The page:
The Town in the Sky

Did you know there’s a town in the United States that is eight miles long, and a hundred feet wide?

This town has its own fire department, police department, private telephone exchange, a bank! To top it all off, this town, eight miles long, is suspended in mid-air! This city in the sky is the San Francisco-Oakland Bay Bridge. Usually, a bridge is a bridge, and that’s about the end of it, but such is not the case here. The bridge has a fleet of trucks to tow motorists in trouble. It also has its own radio station. This community is where 250 people work. A town which is deserted one minute, except for the residents, and then jammed with thousands of motorists.

You can drive across this seventy-eight million dollar giant and see only the man at the toll booth.

The other workers are all out of sight. Unless you knew there were two hundred and fifty of them scrambling around, unseen, you’d never believe they were there.

Down below in offices, there are scores of workers handling bridge charge accounts as a large as a department stores account. These accounts accommodate all the trucking firms and bus lines that use it so often. Other people are busy operating machines that count, sort, and wrap the piles of small coins coming in. They may sort and wrap thousands of coins a minute.

Close to a hundred thousand vehicles use the bridge every twenty-four hours.

Naturally, on a bridge of this size with so much traffic, emergencies are a daily routine. The bridge firemen fight an average of six fires a month. But that is just one example of the disasters that occur on the bridge. Once a Navy training plane crashed into the steel suspender ropes. Ships occasionally graze the enormous concrete foundation. I remember once returning from the Hawaiian Islands during the war on an Army B-24 bomber, and the fog was so low that we flew between the towering bridge pylons.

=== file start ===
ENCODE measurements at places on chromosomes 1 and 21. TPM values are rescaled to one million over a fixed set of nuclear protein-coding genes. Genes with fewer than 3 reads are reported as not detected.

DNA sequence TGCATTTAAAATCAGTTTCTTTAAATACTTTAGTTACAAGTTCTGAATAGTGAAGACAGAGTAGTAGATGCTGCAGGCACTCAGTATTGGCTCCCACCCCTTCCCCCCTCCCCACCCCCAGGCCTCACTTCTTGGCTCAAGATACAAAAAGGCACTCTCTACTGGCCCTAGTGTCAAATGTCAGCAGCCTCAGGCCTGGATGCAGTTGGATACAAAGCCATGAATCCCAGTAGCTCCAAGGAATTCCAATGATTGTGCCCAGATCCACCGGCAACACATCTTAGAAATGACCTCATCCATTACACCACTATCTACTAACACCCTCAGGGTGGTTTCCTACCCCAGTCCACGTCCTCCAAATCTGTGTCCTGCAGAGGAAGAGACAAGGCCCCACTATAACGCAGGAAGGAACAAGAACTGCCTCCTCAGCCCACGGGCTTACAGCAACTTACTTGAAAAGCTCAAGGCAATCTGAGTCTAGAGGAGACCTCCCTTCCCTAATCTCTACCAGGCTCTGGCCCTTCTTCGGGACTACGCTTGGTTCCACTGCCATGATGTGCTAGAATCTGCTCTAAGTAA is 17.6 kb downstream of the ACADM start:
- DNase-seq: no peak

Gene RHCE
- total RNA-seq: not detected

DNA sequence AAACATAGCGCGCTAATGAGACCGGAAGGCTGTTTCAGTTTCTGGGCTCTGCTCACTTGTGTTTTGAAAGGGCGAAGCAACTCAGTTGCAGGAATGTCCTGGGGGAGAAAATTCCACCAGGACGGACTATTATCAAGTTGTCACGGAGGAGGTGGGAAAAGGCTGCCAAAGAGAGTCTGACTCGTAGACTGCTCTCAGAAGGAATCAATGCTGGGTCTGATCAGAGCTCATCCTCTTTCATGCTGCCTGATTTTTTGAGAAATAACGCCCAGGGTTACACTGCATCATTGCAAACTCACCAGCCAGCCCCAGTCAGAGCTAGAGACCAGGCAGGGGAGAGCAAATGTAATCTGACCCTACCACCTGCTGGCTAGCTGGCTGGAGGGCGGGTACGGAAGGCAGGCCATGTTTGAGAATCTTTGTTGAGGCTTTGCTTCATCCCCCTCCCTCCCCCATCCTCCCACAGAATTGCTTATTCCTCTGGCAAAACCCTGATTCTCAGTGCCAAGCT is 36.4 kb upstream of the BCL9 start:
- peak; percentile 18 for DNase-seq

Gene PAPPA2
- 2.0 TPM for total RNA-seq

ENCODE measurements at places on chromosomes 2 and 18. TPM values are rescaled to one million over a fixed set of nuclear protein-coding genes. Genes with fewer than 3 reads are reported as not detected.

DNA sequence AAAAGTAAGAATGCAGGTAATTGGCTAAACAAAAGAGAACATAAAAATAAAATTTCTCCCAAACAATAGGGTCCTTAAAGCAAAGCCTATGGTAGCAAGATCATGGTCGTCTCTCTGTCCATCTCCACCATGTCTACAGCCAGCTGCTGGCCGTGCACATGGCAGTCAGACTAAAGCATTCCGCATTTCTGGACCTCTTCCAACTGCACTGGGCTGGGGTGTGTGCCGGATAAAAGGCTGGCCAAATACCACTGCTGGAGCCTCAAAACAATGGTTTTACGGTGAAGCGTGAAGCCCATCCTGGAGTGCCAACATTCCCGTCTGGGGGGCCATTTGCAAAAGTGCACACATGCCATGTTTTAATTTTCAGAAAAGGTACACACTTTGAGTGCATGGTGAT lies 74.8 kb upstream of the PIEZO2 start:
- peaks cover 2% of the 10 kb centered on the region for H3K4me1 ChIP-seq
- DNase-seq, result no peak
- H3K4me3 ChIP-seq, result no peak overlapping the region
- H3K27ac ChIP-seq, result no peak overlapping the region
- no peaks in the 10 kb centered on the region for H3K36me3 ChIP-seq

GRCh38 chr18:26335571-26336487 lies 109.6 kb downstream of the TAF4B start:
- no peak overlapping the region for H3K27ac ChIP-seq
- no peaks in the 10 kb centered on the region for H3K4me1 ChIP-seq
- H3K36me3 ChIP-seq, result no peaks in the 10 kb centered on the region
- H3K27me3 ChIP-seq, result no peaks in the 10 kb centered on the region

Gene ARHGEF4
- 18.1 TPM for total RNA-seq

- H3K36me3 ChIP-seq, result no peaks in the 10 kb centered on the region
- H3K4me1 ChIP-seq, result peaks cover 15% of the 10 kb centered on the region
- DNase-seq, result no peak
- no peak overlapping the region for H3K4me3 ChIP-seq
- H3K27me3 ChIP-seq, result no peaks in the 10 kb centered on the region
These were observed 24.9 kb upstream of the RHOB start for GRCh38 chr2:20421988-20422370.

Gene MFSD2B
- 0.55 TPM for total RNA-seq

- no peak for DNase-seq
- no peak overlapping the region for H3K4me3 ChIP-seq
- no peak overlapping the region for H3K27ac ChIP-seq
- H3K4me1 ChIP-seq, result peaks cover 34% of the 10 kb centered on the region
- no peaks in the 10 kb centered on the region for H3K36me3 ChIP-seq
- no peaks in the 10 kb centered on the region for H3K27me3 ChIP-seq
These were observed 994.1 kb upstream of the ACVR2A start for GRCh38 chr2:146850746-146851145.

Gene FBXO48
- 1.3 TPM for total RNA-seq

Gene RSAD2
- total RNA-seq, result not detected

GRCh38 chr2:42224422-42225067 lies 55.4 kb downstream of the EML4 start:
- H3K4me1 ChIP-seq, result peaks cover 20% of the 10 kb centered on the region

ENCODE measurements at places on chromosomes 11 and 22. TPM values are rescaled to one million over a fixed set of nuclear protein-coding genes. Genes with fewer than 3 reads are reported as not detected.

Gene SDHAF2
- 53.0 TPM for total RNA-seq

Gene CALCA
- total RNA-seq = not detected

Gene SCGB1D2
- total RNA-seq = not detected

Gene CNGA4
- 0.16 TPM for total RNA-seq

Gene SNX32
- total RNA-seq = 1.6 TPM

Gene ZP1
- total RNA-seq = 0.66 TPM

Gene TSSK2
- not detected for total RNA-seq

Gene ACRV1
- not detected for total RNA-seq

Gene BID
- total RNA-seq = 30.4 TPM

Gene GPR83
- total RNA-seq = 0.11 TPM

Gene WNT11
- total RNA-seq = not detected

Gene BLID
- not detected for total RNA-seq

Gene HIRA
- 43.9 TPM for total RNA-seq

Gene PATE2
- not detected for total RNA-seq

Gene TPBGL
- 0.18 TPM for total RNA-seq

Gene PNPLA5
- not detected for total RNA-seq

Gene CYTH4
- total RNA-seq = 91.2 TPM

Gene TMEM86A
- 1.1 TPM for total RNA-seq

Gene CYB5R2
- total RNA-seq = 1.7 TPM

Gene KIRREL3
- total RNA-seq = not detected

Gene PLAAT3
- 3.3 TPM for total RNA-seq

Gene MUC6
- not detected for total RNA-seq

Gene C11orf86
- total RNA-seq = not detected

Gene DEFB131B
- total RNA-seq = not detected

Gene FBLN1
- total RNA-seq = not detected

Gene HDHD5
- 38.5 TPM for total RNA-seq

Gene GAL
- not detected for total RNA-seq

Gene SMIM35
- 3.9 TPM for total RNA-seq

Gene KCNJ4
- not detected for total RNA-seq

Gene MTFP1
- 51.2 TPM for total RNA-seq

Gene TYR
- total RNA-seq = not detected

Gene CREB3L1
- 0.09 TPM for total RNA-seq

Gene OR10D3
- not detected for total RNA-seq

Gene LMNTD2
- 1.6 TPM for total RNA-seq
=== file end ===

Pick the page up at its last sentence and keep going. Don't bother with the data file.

Occasionally automobiles knockdown lampposts. Also during the high winds, the roof has blown off a toll booth, and the cargoes of trucks have blown out.

When the bridge first opened, I happened to be in San Francisco. Sixty painters started to give the bridge a fresh, three-layer coat of paint. They figured it would take them about fifteen years to complete the job, and they were right. It did! Four hundred and sixty-five acres of steel to paint, and they finished just in time to start all over again.

One of the biggest problems is to keep the bridge the traffic moving.

One stalled car can really jam up the works. One time a man complained about the $0.25 toll and said he wouldn’t move until they let him across free. One of the bridge tow trucks carted the man and his car away. The man who didn’t want to pay a quarter wound up paying $50.00 in fines, $2.50 towing charges, and $0.50 storage.

The Golden Gate Bridge is one of the most beautiful structures ever devised and constructed by the hand of man.

It was built to stand for centuries, like the pyramids, and it will. If you have never had the chance to see the ‘city in the sky,’ you should put it on your bucket list.

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